This answer provides some historical context, but does not completely answer the question.
Baden & Württemberg experienced large emigrations in the 1820s to 1850s, to Hungary (recruited by Austria-Hungary to re-settle lands recovered from the Ottomans, in the Banat and Transylvania) and to North and South America. The aftermath of the Napoleonic wars and several years of bad harvests are usually given as causes. These were not expulsions, but desperation is not exactly voluntary either (as evidenced by some of the published diary excerpts).
Some who went to Hungary became disenchanted and returned, but, having exhausted their resources were not always welcomed back:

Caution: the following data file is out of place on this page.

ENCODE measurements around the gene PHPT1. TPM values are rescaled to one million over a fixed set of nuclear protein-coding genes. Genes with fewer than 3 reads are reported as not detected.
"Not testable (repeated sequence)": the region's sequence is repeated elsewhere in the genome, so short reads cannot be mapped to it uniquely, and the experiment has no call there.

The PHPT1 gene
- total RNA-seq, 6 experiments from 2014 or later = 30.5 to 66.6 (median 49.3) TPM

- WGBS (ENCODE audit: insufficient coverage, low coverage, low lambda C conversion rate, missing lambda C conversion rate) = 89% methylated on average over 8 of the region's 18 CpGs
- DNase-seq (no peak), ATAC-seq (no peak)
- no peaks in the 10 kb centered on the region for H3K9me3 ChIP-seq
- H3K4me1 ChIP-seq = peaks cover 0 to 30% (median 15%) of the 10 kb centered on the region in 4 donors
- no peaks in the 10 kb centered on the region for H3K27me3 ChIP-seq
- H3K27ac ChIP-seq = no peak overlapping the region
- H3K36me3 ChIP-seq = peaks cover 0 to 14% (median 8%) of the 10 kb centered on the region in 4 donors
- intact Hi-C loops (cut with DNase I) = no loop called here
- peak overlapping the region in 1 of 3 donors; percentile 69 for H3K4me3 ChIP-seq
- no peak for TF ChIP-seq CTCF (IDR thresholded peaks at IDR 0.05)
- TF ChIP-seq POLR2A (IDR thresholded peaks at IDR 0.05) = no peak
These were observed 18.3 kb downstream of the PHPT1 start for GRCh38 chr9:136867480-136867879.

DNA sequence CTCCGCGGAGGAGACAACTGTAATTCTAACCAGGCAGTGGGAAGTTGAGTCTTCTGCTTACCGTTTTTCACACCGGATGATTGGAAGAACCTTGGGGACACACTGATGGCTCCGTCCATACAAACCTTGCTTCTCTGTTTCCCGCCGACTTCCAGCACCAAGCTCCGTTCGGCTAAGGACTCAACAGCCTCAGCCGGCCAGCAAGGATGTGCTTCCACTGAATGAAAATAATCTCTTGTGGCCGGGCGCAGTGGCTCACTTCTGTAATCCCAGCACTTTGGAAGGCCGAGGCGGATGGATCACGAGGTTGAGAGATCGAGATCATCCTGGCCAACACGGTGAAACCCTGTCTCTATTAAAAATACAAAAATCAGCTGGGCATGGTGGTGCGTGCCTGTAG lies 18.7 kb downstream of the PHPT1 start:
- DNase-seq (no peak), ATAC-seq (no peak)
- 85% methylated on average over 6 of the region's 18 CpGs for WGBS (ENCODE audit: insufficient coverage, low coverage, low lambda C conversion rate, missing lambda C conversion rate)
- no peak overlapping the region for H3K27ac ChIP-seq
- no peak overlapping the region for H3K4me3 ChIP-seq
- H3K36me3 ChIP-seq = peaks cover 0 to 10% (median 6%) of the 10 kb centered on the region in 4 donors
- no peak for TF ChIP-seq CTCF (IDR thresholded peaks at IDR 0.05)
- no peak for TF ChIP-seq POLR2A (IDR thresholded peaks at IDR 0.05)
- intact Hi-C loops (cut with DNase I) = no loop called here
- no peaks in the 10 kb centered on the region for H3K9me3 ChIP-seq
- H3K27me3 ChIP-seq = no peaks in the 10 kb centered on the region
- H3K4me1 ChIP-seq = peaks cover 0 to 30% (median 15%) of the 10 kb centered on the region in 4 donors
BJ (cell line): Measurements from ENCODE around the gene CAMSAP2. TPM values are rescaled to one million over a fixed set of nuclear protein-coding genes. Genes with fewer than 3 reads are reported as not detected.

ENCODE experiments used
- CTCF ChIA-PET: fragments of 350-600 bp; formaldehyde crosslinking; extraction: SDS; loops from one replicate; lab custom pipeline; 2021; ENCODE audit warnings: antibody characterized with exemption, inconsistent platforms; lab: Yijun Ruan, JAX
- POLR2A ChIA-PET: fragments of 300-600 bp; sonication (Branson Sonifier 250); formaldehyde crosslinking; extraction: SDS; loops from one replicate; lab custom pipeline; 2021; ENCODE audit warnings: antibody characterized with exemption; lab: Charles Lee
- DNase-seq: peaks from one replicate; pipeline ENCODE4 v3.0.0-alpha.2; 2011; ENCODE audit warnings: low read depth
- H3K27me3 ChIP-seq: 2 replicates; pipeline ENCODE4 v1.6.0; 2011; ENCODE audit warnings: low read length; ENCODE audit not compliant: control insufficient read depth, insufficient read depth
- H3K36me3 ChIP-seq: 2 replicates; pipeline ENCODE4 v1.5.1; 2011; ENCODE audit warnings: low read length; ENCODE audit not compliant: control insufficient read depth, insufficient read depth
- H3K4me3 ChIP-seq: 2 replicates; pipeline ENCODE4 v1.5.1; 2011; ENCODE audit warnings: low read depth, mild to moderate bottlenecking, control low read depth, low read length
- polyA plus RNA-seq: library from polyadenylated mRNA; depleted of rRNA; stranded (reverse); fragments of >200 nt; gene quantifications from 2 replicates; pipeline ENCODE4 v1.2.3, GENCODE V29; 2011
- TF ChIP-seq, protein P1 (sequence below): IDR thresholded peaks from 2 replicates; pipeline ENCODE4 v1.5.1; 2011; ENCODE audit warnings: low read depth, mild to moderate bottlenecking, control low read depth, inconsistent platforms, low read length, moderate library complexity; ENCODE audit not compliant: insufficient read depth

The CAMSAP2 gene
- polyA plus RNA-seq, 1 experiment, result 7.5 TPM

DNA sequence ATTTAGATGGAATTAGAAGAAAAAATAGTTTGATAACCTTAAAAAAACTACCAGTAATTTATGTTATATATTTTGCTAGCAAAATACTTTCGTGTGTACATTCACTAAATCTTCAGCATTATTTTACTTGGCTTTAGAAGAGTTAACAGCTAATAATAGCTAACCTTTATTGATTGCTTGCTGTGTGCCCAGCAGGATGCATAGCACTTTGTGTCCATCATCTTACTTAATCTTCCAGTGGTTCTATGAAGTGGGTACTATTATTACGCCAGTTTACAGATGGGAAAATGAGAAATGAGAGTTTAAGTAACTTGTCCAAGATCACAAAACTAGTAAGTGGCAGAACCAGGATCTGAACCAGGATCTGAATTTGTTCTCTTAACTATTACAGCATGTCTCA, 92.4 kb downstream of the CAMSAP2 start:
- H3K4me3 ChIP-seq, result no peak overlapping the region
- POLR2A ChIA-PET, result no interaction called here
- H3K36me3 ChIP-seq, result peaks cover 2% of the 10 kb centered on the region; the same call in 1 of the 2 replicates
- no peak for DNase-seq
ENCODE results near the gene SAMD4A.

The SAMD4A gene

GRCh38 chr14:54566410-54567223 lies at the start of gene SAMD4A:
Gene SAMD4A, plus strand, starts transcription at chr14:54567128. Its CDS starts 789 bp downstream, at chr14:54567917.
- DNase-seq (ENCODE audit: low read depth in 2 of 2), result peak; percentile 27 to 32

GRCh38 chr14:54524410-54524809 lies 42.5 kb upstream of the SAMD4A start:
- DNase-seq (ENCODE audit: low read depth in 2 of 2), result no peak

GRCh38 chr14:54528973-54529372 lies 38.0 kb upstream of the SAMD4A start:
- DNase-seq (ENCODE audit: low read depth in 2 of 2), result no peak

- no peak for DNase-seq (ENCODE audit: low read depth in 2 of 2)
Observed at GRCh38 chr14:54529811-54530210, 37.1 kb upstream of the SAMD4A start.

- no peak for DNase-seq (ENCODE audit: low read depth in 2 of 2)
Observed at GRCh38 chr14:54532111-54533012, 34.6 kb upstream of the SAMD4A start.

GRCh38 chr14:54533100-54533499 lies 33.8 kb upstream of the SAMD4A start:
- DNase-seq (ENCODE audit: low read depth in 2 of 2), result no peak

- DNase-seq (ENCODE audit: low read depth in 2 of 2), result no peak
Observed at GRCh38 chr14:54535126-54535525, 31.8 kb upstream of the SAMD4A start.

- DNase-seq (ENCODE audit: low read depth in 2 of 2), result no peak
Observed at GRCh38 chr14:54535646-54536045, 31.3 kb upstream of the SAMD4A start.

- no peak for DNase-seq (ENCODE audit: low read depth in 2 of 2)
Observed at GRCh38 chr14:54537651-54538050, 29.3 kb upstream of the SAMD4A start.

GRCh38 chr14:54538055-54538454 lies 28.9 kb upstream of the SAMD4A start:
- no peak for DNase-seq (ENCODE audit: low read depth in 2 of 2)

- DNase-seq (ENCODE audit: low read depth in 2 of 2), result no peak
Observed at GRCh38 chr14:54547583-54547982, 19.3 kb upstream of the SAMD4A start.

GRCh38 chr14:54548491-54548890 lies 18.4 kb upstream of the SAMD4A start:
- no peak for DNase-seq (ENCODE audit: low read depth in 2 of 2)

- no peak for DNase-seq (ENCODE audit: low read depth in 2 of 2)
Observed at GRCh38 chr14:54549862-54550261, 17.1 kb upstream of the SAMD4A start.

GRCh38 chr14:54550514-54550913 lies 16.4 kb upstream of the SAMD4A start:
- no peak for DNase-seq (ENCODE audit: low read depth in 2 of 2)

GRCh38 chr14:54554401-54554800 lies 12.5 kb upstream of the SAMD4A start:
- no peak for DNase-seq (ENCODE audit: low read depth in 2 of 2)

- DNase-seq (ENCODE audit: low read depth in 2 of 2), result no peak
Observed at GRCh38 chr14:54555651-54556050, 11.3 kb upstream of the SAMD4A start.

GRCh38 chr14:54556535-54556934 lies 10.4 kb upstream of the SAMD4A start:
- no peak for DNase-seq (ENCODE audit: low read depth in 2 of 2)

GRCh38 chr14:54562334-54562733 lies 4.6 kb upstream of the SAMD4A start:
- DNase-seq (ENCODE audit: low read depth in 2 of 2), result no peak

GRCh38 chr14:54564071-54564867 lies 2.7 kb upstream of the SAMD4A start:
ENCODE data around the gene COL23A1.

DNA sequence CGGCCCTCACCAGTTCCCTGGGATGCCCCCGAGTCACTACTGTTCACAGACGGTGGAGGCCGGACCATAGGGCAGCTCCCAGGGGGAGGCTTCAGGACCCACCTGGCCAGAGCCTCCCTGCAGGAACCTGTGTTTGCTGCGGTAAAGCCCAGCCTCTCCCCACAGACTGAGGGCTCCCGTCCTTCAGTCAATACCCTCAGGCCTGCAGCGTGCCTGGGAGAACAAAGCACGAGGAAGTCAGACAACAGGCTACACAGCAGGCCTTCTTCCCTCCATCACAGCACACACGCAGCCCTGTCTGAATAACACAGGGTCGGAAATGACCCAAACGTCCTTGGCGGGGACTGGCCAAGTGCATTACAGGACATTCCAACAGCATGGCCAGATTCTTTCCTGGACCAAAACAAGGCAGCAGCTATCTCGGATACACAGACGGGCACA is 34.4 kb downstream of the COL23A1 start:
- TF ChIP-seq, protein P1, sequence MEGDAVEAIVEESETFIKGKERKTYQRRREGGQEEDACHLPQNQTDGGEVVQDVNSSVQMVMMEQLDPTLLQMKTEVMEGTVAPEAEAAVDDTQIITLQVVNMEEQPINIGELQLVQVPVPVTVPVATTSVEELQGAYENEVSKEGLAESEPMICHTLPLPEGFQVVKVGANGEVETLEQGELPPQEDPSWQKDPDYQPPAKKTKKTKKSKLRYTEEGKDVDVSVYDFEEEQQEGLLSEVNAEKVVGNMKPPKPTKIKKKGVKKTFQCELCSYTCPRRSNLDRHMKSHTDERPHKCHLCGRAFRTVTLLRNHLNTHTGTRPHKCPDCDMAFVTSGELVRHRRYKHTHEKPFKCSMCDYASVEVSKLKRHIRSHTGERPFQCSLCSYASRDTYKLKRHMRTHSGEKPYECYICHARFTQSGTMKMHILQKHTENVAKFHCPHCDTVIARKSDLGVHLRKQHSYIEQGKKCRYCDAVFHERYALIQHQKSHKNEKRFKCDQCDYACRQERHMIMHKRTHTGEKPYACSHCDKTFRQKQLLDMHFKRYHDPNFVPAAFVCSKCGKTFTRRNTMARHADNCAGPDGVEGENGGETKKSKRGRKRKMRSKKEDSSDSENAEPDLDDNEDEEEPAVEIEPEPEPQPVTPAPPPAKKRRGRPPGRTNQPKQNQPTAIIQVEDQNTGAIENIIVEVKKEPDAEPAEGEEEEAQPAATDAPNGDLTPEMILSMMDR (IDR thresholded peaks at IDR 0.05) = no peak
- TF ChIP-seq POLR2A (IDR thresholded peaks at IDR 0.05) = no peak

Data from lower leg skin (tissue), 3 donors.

Example: "Zipf Sebastian Billigheim Krautheim 1723 IV 65 ausgewandert, kömt wieder zurück, wird der geringste Unterhalt nicht gestattet." (Kurmainzische Auswanderer nach Ungarn). However, these returnees were individuals and families, not whole villages.
Many periodical articles and books deal with these emigrations, usually from the viewpoint of the end destination or a particular individual. (Check your favourite bibliographic or library catalog site for examples). Google "Baden-Württemberg emigration" and similar search terms, for websites, some with name databases.
The Zipf surname is still heavily concentrated in southwest Germany: Geogen shows that ~10% of all the Zipf households in Germany today live in Ortenaukreis, Baden-Württemberg, with another concentration in Main-Tauber-Kreis and the neighbouring Neckar-Odenwald-Kreis.